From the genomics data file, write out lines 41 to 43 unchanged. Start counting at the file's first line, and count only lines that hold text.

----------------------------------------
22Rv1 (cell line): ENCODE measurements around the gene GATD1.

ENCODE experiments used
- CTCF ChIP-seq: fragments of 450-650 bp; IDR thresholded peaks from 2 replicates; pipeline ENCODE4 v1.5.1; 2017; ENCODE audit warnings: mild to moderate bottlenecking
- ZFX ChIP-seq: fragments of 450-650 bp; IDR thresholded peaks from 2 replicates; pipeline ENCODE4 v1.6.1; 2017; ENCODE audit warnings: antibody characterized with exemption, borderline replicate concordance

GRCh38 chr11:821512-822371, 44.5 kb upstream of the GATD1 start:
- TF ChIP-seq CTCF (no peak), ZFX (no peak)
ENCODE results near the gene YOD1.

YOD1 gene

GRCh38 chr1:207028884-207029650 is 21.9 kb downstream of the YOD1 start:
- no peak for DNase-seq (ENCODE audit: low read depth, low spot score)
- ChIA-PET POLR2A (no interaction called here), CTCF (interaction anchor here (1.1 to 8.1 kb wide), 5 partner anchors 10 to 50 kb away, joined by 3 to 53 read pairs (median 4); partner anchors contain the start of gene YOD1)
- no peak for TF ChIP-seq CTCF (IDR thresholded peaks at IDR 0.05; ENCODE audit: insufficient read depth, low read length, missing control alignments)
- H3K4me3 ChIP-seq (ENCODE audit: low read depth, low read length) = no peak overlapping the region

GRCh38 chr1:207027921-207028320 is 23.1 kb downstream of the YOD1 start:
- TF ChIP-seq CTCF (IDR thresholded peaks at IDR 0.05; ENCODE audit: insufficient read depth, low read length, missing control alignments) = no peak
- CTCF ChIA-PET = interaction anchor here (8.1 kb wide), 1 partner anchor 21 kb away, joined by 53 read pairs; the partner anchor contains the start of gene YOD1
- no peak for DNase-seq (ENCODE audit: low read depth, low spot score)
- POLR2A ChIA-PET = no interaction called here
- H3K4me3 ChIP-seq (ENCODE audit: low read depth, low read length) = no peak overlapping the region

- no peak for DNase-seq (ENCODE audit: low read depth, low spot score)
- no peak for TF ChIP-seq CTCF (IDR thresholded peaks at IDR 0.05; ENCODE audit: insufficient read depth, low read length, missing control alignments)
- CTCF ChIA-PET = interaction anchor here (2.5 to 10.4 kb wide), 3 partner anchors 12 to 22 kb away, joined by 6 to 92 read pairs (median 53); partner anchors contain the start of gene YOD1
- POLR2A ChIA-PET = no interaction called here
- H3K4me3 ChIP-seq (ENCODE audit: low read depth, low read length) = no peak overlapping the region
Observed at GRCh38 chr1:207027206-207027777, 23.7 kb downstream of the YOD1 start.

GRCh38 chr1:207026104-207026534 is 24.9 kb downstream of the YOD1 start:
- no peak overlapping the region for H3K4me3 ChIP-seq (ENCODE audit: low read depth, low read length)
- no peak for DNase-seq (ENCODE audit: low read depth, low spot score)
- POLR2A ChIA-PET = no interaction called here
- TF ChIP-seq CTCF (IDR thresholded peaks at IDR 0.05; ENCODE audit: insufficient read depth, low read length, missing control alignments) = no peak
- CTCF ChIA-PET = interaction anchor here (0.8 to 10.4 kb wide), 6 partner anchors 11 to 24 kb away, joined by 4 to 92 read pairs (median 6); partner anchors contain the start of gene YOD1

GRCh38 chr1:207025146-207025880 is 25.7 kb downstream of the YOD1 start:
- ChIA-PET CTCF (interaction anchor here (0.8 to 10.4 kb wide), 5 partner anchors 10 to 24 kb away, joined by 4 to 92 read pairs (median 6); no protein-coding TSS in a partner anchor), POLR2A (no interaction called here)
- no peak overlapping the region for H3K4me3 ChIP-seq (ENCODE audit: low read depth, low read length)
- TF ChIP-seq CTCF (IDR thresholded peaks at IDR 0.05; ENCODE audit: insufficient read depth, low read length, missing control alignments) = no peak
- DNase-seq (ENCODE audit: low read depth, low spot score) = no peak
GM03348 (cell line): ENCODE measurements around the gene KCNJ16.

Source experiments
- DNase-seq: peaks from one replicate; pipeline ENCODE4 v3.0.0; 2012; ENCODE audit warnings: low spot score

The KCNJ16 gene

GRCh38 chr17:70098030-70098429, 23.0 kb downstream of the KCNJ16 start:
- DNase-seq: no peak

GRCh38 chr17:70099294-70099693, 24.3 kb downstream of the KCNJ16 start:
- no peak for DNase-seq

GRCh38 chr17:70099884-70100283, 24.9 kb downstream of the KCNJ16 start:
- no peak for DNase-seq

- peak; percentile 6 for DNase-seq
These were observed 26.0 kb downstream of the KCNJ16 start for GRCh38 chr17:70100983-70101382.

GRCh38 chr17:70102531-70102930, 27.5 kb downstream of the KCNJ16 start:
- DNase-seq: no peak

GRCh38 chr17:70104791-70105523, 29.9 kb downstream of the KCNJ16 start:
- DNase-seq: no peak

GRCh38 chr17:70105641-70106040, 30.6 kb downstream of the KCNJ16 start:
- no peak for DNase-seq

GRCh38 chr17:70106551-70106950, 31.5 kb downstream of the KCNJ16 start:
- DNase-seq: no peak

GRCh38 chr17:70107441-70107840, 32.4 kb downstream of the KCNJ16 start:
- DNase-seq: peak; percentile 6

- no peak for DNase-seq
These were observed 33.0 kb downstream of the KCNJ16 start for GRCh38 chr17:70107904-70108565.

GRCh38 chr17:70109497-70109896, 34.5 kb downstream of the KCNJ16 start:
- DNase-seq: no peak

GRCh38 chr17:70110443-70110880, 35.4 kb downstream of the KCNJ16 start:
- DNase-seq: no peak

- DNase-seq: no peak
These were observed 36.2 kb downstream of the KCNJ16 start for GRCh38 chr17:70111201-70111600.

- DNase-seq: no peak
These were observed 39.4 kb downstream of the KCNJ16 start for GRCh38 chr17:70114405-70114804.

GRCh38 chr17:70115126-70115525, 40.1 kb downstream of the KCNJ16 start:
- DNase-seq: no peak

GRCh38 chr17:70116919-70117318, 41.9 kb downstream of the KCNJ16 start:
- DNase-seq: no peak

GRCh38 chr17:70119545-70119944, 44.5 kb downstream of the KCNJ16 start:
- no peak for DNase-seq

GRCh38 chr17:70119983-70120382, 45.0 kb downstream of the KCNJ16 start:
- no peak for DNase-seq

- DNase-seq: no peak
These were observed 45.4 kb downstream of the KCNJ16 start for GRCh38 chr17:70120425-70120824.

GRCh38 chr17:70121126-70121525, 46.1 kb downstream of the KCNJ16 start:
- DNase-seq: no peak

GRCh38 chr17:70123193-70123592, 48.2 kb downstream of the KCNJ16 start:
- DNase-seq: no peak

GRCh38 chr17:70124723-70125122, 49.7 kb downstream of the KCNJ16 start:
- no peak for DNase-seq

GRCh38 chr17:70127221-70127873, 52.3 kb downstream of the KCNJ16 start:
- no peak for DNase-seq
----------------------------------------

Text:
GRCh38 chr17:70098030-70098429, 23.0 kb downstream of the KCNJ16 start:
- DNase-seq: no peak

GRCh38 chr17:70099294-70099693, 24.3 kb downstream of the KCNJ16 start: